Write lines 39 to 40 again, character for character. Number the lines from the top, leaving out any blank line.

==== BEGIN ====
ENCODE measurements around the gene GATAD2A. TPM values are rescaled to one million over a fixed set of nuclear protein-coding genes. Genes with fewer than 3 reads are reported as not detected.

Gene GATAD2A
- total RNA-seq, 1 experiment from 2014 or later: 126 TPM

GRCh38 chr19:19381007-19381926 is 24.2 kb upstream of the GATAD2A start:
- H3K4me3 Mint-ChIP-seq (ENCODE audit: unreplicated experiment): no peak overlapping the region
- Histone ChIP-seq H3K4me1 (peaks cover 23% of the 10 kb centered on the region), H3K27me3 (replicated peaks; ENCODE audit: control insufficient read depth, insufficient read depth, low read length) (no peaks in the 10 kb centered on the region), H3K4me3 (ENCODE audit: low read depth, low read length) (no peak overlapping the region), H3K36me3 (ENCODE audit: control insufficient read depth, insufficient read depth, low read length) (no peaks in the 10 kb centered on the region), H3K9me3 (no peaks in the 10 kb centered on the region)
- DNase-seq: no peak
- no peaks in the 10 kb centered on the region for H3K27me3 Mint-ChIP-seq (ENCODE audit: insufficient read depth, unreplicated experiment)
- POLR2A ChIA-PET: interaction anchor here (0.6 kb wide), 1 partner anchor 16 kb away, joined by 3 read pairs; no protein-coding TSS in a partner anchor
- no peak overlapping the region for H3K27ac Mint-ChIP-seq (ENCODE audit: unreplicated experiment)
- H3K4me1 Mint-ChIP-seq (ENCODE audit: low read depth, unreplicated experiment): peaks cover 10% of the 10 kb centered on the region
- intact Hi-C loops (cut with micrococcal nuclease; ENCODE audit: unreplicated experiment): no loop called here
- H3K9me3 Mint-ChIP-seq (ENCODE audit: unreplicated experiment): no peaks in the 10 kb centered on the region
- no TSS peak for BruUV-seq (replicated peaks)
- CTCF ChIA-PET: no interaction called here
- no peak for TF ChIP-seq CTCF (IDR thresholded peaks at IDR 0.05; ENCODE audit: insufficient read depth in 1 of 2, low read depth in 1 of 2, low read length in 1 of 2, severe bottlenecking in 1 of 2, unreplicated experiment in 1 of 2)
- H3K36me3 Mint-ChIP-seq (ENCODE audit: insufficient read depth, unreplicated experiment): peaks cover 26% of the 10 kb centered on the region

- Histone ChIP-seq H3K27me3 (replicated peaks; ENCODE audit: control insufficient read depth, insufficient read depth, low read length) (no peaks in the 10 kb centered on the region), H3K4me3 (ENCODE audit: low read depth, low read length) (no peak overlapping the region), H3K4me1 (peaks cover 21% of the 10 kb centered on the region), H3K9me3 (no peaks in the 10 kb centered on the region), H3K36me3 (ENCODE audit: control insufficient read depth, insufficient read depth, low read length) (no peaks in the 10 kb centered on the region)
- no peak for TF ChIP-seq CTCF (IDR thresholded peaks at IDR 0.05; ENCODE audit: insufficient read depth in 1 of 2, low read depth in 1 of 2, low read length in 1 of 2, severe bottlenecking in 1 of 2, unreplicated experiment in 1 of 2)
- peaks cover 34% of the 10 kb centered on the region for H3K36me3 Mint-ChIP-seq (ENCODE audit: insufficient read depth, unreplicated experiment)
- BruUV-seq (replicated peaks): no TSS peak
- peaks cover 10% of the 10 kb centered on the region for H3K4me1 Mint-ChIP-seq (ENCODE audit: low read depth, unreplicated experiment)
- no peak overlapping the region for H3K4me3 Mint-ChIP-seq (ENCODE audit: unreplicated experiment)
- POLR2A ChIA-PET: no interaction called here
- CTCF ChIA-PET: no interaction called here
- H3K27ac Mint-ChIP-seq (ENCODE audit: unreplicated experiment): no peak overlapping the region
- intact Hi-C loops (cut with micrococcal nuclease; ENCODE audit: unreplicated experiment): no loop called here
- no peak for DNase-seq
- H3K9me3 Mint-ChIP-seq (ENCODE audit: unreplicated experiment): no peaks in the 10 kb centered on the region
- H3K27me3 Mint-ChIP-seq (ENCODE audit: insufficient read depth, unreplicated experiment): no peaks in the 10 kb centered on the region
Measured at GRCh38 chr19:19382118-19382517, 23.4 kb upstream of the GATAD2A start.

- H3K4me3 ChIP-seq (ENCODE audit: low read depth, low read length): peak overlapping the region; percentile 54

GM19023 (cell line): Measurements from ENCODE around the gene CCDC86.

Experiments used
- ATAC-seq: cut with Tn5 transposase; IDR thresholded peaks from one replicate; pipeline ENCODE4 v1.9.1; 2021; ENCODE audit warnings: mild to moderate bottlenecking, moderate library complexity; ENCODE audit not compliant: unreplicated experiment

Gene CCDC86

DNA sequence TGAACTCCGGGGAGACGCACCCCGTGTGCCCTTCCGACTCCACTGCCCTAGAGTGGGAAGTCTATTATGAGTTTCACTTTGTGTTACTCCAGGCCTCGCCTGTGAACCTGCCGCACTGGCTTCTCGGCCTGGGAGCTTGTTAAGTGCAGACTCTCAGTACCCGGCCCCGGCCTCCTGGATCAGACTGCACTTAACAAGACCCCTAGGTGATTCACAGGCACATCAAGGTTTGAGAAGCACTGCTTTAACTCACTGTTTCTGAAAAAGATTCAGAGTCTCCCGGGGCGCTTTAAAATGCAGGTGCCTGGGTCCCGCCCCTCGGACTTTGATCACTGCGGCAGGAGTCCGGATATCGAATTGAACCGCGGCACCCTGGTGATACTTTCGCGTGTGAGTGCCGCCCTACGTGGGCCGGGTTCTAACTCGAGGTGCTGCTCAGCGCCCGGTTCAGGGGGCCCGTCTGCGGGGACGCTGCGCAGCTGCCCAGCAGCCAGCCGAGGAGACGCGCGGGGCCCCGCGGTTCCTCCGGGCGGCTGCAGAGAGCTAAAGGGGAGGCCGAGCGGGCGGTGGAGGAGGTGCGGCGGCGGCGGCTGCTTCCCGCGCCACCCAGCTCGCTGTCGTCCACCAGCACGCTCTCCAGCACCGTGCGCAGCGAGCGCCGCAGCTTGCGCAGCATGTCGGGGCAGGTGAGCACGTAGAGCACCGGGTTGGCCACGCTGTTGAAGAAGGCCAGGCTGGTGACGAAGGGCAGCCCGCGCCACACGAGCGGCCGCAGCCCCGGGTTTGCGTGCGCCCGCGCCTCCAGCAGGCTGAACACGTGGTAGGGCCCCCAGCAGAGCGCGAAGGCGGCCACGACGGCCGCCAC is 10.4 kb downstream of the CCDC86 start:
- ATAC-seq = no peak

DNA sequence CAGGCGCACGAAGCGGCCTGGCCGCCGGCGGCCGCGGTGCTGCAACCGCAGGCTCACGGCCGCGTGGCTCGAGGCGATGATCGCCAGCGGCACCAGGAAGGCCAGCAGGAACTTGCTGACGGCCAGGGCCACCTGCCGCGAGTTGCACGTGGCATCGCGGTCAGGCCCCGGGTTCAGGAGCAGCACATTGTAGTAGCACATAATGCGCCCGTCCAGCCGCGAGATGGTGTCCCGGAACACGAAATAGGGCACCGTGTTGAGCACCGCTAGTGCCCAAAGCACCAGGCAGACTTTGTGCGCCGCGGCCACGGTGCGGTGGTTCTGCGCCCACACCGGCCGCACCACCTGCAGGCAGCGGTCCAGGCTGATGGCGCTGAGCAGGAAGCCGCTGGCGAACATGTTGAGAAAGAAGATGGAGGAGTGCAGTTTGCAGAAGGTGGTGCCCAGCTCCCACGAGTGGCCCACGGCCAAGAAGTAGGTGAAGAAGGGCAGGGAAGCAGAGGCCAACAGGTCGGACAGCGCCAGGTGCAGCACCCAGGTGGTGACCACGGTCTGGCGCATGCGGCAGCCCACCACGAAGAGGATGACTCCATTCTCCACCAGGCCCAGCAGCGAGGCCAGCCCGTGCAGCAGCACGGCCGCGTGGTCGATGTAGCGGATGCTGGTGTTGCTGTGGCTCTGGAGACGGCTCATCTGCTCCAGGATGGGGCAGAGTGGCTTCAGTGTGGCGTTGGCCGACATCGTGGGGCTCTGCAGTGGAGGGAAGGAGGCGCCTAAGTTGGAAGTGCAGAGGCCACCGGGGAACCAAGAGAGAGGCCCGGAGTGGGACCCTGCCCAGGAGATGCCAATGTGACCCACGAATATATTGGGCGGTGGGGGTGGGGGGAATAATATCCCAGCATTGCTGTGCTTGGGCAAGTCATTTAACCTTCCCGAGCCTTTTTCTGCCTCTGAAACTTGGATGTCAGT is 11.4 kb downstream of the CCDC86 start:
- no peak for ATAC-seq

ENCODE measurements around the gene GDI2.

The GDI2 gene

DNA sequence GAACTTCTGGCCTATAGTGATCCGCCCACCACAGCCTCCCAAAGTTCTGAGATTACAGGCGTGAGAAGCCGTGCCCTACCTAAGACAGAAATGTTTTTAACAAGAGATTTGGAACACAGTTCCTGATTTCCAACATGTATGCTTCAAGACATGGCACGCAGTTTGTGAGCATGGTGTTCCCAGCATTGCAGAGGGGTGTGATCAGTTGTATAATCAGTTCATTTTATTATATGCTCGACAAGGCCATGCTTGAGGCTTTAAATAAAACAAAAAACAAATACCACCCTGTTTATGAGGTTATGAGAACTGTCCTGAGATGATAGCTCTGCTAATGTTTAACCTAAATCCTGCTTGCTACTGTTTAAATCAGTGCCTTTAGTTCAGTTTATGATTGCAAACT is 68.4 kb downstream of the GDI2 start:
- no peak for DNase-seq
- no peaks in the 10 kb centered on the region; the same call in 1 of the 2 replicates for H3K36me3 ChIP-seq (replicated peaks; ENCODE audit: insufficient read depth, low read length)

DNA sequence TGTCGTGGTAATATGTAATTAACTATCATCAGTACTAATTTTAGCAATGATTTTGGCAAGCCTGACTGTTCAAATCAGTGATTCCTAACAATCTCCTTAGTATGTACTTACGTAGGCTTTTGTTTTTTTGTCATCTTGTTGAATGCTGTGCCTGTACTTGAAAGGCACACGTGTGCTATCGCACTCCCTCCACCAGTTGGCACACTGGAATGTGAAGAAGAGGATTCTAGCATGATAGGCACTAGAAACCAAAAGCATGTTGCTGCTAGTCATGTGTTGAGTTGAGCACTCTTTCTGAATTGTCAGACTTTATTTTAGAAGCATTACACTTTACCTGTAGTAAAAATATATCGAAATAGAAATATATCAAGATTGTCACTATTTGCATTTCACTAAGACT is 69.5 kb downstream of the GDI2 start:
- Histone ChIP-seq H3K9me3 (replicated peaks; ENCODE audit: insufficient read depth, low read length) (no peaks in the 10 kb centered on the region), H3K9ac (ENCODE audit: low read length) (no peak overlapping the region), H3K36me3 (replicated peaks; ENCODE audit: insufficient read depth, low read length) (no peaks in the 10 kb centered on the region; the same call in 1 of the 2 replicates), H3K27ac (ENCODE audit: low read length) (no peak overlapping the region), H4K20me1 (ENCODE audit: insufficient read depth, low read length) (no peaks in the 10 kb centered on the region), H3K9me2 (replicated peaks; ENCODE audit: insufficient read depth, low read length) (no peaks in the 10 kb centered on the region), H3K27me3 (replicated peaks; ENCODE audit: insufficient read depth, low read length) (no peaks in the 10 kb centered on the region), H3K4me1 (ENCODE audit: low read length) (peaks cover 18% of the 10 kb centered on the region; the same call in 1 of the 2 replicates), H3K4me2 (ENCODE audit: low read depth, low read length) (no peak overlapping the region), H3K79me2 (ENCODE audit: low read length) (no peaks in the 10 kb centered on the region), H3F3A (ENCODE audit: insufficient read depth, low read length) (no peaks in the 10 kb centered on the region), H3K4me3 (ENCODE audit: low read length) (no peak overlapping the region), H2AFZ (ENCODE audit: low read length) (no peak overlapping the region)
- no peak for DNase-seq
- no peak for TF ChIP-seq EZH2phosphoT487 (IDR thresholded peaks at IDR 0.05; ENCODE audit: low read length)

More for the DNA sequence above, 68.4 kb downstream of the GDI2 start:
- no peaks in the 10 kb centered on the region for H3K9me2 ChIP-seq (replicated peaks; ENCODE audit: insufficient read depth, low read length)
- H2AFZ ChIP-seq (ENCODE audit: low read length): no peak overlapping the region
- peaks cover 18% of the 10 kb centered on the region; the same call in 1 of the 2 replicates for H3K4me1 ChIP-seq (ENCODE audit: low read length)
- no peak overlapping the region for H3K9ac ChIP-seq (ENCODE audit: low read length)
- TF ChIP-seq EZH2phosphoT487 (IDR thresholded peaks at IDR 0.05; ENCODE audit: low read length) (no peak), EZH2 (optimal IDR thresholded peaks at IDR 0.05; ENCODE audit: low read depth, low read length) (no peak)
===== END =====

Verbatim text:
DNA sequence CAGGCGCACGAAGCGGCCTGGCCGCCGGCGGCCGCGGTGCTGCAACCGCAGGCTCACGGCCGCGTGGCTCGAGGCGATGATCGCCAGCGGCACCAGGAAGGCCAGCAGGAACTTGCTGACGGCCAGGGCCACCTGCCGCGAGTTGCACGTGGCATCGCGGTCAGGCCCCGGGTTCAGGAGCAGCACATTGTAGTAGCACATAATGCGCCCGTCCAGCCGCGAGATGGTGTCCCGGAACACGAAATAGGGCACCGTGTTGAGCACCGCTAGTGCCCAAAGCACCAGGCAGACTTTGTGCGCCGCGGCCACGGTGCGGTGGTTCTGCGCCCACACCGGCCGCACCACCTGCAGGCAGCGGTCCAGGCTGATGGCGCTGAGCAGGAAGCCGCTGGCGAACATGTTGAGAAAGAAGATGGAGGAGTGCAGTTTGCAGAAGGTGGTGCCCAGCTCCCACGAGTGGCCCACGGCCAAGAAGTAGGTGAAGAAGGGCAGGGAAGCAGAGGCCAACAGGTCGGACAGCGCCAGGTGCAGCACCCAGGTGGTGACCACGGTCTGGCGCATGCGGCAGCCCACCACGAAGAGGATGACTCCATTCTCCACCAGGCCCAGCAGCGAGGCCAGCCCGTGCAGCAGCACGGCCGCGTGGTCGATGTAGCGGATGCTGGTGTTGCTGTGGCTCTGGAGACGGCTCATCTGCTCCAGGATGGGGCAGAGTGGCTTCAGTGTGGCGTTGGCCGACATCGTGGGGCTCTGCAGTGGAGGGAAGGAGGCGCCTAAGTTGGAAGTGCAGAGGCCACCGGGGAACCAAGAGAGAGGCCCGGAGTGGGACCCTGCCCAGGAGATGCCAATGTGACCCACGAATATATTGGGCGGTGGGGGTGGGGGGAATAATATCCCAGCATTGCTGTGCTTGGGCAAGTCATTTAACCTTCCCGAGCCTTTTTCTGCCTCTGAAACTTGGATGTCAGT is 11.4 kb downstream of the CCDC86 start:
- no peak for ATAC-seq